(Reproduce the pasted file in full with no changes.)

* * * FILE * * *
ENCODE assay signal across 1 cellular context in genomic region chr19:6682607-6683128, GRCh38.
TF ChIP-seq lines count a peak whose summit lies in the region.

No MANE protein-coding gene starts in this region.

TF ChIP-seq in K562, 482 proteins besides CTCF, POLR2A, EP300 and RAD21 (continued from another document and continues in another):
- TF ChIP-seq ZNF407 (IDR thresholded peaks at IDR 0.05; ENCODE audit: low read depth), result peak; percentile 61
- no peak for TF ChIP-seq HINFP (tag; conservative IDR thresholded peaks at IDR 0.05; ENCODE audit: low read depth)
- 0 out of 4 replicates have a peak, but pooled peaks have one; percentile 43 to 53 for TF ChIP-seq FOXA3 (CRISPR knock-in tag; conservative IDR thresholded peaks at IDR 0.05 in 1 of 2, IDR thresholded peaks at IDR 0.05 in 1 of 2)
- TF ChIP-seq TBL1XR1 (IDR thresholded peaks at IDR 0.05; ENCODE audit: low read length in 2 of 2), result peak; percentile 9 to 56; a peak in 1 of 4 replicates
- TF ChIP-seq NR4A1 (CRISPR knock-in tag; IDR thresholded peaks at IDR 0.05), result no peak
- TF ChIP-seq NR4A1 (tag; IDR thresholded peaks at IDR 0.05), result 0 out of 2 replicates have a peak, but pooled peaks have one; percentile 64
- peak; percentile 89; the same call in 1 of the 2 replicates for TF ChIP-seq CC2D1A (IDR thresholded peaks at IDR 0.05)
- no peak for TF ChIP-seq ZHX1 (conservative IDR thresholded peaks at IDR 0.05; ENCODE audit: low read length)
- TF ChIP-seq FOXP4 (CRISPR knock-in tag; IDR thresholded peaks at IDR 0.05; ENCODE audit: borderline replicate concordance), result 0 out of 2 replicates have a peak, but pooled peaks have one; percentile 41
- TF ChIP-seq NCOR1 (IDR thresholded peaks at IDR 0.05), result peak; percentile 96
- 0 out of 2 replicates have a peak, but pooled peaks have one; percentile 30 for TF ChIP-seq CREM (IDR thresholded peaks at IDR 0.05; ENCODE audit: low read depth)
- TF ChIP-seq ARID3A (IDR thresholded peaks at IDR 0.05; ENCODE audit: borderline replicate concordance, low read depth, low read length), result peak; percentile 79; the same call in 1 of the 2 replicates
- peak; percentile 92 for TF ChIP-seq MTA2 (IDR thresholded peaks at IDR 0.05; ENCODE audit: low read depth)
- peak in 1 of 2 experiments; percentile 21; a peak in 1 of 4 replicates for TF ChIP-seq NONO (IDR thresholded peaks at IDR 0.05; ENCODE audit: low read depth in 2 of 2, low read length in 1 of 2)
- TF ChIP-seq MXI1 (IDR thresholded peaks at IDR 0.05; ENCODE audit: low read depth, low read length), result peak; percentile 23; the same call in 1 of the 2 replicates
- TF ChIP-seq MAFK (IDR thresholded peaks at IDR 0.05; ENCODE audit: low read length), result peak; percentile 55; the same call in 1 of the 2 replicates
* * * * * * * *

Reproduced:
ENCODE assay signal across 1 cellular context in genomic region chr19:6682607-6683128, GRCh38.
TF ChIP-seq lines count a peak whose summit lies in the region.

No MANE protein-coding gene starts in this region.

TF ChIP-seq in K562, 482 proteins besides CTCF, POLR2A, EP300 and RAD21 (continued from another document and continues in another):
- TF ChIP-seq ZNF407 (IDR thresholded peaks at IDR 0.05; ENCODE audit: low read depth), result peak; percentile 61
- no peak for TF ChIP-seq HINFP (tag; conservative IDR thresholded peaks at IDR 0.05; ENCODE audit: low read depth)
- 0 out of 4 replicates have a peak, but pooled peaks have one; percentile 43 to 53 for TF ChIP-seq FOXA3 (CRISPR knock-in tag; conservative IDR thresholded peaks at IDR 0.05 in 1 of 2, IDR thresholded peaks at IDR 0.05 in 1 of 2)
- TF ChIP-seq TBL1XR1 (IDR thresholded peaks at IDR 0.05; ENCODE audit: low read length in 2 of 2), result peak; percentile 9 to 56; a peak in 1 of 4 replicates
- TF ChIP-seq NR4A1 (CRISPR knock-in tag; IDR thresholded peaks at IDR 0.05), result no peak
- TF ChIP-seq NR4A1 (tag; IDR thresholded peaks at IDR 0.05), result 0 out of 2 replicates have a peak, but pooled peaks have one; percentile 64
- peak; percentile 89; the same call in 1 of the 2 replicates for TF ChIP-seq CC2D1A (IDR thresholded peaks at IDR 0.05)
- no peak for TF ChIP-seq ZHX1 (conservative IDR thresholded peaks at IDR 0.05; ENCODE audit: low read length)
- TF ChIP-seq FOXP4 (CRISPR knock-in tag; IDR thresholded peaks at IDR 0.05; ENCODE audit: borderline replicate concordance), result 0 out of 2 replicates have a peak, but pooled peaks have one; percentile 41
- TF ChIP-seq NCOR1 (IDR thresholded peaks at IDR 0.05), result peak; percentile 96
- 0 out of 2 replicates have a peak, but pooled peaks have one; percentile 30 for TF ChIP-seq CREM (IDR thresholded peaks at IDR 0.05; ENCODE audit: low read depth)
- TF ChIP-seq ARID3A (IDR thresholded peaks at IDR 0.05; ENCODE audit: borderline replicate concordance, low read depth, low read length), result peak; percentile 79; the same call in 1 of the 2 replicates
- peak; percentile 92 for TF ChIP-seq MTA2 (IDR thresholded peaks at IDR 0.05; ENCODE audit: low read depth)
- peak in 1 of 2 experiments; percentile 21; a peak in 1 of 4 replicates for TF ChIP-seq NONO (IDR thresholded peaks at IDR 0.05; ENCODE audit: low read depth in 2 of 2, low read length in 1 of 2)
- TF ChIP-seq MXI1 (IDR thresholded peaks at IDR 0.05; ENCODE audit: low read depth, low read length), result peak; percentile 23; the same call in 1 of the 2 replicates
- TF ChIP-seq MAFK (IDR thresholded peaks at IDR 0.05; ENCODE audit: low read length), result peak; percentile 55; the same call in 1 of the 2 replicates